APACAgricultural Policy Analysis Center

Back to Articles

Farmers have a stake in the health care debate

The issue of universal—or near universal—health care has been in the news for much of the last year as the Obama administration has been seeking to fulfill a promise made on the campaign trail. The Senatorial election in Massachusetts, the State of the Union message, and the discussion between the President and the Republicans in Congress has forced a re-evaluation of how far health-care reform should go and what measures could be taken.

While health care issues take center stage about once every 20 years, it is an issue that we hear farmers talk about year-in and year-out. For many farmers, the concern is not universal coverage, it is their coverage and the coverage of their children who have come back to the farm or might be considering a return to farming.

This ongoing concern on the part of farmers caused us to think about the stake that farmers have in the current debate.

Some farmers or their spouses work for an employer who offers group health care coverage as a part of employment. At times, health care coverage is the primary reason for seeking off-farm employment and staying with it until Medicare kicks in.

The advantage of these employer offered group plans is that they don’t require a health examination and generally have a limited period of exclusion for pre-existing conditions as long as the plan is signed up for within a specified time limit, often 90 days, from the date of employment.

Farmers who don’t have access to one of these plans face challenges in finding an affordable health care plan. To start with farmers—and others without access to an employer sponsored plan—finding themselves buying a single (as opposed to group) plan for themselves and their family. Almost always these plans cost more than group plans for similar coverage.

The overhead expenses, like advertising and sales commissions, take up a greater portion of the health care premium for single plans than they do for group policies. In addition, a single purchaser does not have the same bargaining power as a large employer with hundreds or thousands potential policy holders.

Even when farmers purchase health care coverage through a plan offered by their farm organization or other intermediary, they face higher costs because, on average, farmers are older than the population as a whole and require more health care services.

In addition they may face higher costs because farming is a more hazardous occupation than working in an office or even on a factory floor.

As a result of these higher costs, we have observed that younger farmers tend to take the chance on going without coverage until they begin to raise a family or are faced with a serious illness. When they try to purchase insurance at that point, they are faced not only with higher premiums, they find that a variety of pre-existing conditions are excluded from their coverage.

In attempt to make the health care premiums affordable, farmers often end up buying policies with very high deductibles. As a result, they may avoid getting routine health care unless the problems become serious or life-threatening.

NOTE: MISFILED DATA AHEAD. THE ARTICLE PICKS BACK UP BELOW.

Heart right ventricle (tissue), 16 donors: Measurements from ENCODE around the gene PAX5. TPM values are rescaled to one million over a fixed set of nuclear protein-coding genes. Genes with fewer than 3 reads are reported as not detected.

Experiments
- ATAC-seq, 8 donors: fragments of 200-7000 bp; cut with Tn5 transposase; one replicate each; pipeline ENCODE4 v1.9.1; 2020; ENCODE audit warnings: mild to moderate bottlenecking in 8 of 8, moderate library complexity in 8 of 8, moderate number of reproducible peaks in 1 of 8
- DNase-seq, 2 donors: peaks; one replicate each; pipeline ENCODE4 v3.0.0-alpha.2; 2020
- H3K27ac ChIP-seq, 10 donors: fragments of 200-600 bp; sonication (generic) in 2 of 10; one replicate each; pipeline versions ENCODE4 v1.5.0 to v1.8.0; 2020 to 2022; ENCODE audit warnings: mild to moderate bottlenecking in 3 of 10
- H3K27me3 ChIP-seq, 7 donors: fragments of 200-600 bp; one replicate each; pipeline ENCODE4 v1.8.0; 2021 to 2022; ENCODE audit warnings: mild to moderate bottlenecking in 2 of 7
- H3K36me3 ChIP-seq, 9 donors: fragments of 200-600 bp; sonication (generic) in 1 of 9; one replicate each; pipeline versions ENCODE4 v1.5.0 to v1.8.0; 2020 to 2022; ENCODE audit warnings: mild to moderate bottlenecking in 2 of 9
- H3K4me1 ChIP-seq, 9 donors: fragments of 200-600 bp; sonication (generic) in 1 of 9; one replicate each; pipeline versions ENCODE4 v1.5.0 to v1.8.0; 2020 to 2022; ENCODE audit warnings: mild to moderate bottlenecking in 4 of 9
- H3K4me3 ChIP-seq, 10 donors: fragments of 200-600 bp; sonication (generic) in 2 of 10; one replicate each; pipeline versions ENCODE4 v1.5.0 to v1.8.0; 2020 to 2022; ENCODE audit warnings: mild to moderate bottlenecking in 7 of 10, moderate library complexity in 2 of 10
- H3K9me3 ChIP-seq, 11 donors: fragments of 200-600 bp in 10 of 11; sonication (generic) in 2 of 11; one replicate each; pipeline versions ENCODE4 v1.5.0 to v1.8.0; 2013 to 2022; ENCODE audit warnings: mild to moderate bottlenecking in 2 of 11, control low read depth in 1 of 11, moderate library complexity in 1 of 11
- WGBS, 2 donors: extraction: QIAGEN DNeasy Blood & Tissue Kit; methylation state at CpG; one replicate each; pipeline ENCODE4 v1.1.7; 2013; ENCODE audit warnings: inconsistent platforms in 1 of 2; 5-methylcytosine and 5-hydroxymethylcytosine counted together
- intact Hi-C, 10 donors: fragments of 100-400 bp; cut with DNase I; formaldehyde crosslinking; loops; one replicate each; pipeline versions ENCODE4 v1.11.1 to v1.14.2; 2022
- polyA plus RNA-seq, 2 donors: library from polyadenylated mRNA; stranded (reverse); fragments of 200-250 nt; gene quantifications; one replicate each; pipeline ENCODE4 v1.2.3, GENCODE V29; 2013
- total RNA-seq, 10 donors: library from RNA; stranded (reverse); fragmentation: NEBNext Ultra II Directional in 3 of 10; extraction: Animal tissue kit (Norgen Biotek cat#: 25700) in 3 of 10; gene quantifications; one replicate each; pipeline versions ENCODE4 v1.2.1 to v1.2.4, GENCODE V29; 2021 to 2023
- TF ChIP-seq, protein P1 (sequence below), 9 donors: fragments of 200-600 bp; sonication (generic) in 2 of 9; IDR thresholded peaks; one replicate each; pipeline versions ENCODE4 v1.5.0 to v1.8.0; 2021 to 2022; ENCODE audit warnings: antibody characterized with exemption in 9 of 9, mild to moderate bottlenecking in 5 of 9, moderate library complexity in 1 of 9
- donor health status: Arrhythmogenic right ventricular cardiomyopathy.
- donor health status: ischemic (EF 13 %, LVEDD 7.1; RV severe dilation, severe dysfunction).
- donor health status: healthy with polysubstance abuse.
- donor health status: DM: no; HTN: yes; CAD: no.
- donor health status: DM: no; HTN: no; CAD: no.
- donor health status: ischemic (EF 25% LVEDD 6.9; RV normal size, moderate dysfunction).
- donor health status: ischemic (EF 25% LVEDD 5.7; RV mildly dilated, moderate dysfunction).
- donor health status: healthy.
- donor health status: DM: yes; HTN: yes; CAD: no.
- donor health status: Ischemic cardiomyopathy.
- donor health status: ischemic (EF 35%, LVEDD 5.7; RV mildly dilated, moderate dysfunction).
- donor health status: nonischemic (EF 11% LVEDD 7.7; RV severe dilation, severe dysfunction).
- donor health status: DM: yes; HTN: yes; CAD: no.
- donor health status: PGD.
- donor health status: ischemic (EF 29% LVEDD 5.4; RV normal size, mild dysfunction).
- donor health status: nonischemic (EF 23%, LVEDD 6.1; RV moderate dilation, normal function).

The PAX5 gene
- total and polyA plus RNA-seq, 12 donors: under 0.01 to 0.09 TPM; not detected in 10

Farmers and others living in rural areas discover that the choice of health care plans are more limited than they are in urban communities or areas adjacent to these communities. In general, the fewer the competitors the higher the price for comparable policies.

Health care coverage also can impact the decision of a child to remain on, or return to, the farm after a period of further education. These children are often willing to accept lower and more variable disposable income than they might experience from a job in an urban area.

But the issue that can tilt the decision is not income, it is health care coverage. If they take or keep a job in the city they can receive health insurance for themselves and their family through their employer at a more affordable cost.

As we listen to farmers and the national debate it is clear that health care delivery problems have been identified across the political spectrum. The differences lie in the means that should be used to address those problems.

What is also clear is that under the status quo or under new legislation affecting health care issues, farmers are greatly impacted—often disproportionately—by private rules and public regulations affecting health care delivery.

Daryll E. Ray holds the Blasingame Chair of Excellence in Agricultural Policy, Institute of Agriculture, University of Tennessee, and is the Director of UT’s Agricultural Policy Analysis Center (APAC). (865) 974-7407; Fax: (865) 974-7298; dray@utk.edu; http://www.agpolicy.org. Daryll Ray’s column is written with the research and assistance of Harwood D. Schaffer, Research Associate with APAC.

Reproduction Permission Granted with:
1) Full attribution to Daryll E. Ray and the Agricultural Policy Analysis Center, University of Tennessee, Knoxville, TN;
2) An email sent to hdschaffer@utk.edu indicating how often you intend on running Dr. Ray’s column and your total circulation. Also, please send one copy of the first issue with Dr. Ray’s column in it to Harwood Schaffer, Agricultural Policy Analysis Center, 309 Morgan Hall, Knoxville, TN 37996-4519.